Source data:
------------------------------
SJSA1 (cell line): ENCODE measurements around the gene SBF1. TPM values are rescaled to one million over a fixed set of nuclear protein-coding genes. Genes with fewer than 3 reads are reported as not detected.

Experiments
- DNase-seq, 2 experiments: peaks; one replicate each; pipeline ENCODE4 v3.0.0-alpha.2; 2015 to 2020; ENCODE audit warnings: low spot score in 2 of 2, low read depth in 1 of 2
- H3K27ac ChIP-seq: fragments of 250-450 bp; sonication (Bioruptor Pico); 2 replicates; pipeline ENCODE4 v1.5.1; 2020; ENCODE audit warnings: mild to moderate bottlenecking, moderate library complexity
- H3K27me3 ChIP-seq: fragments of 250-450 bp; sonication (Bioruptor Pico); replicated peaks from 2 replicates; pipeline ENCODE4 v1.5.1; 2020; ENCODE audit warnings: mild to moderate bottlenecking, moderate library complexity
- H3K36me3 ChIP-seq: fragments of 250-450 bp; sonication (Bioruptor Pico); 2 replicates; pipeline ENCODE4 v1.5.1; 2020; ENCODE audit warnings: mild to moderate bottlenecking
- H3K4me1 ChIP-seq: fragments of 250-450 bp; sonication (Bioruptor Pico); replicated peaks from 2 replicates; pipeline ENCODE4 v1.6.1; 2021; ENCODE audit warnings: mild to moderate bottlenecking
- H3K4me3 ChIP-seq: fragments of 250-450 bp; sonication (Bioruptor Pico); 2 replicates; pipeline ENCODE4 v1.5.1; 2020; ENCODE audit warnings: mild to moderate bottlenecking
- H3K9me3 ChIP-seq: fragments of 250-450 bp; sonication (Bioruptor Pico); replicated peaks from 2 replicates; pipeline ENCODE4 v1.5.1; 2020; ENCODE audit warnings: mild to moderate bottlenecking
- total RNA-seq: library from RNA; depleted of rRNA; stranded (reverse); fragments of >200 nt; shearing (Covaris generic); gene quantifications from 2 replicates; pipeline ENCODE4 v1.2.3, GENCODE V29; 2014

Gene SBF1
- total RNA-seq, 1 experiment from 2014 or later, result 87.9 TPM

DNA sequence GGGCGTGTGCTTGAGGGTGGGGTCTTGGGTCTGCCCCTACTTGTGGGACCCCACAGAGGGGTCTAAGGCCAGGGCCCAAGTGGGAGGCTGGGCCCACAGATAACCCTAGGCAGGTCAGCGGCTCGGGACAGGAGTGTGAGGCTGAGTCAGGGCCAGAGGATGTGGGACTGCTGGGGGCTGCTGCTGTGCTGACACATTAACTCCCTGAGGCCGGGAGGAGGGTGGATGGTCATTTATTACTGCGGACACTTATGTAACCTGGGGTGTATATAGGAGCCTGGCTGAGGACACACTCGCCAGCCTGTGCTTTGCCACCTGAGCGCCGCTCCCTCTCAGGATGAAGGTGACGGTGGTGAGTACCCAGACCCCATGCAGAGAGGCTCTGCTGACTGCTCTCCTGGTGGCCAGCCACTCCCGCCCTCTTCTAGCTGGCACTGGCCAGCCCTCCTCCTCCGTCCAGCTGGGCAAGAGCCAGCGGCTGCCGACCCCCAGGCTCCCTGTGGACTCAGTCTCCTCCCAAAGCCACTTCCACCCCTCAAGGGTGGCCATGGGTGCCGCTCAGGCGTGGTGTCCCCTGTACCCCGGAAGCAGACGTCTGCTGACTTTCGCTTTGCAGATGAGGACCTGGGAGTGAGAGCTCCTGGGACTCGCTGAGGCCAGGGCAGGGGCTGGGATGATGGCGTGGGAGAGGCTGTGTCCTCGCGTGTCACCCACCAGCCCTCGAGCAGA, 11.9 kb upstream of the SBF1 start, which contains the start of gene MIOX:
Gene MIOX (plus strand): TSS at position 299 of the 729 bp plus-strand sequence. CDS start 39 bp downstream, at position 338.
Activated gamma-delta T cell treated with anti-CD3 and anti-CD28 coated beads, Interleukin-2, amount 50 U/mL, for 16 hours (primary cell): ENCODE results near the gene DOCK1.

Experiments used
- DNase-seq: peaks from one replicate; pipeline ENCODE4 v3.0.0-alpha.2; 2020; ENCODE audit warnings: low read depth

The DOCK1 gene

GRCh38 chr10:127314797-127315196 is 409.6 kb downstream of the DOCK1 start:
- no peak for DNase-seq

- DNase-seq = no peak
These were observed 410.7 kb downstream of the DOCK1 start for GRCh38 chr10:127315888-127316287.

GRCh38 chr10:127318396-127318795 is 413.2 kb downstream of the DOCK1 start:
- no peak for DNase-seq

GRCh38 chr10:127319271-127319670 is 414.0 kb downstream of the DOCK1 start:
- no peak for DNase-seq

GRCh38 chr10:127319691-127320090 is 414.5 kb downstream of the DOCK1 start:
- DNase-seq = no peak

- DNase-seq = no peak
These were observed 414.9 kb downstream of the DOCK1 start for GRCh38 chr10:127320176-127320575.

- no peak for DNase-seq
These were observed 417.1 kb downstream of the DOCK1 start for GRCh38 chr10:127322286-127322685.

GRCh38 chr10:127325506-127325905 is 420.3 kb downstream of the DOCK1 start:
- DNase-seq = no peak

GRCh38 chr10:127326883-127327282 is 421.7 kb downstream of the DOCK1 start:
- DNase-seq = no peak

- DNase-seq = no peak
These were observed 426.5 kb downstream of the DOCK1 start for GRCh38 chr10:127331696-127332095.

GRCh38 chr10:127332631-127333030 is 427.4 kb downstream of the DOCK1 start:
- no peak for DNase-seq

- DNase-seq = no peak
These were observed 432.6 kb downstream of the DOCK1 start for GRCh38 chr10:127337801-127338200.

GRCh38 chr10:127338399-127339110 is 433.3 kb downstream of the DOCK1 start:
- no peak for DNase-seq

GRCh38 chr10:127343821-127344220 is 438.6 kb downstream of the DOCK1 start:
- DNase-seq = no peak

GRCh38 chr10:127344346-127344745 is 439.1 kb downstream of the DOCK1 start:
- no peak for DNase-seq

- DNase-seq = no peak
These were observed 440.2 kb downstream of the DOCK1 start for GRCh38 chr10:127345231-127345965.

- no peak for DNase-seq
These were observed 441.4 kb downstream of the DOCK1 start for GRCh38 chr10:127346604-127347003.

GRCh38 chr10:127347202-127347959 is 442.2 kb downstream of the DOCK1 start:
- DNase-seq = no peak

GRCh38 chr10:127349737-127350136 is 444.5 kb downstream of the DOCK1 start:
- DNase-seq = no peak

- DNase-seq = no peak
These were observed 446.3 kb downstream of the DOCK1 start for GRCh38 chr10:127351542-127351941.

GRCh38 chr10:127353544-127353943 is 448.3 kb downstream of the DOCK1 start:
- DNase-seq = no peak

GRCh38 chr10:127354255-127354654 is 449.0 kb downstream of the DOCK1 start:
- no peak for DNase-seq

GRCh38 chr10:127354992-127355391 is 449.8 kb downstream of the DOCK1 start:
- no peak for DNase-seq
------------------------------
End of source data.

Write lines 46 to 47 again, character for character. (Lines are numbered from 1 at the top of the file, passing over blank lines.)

- DNase-seq = no peak

GRCh38 chr10:127344346-127344745 is 439.1 kb downstream of the DOCK1 start: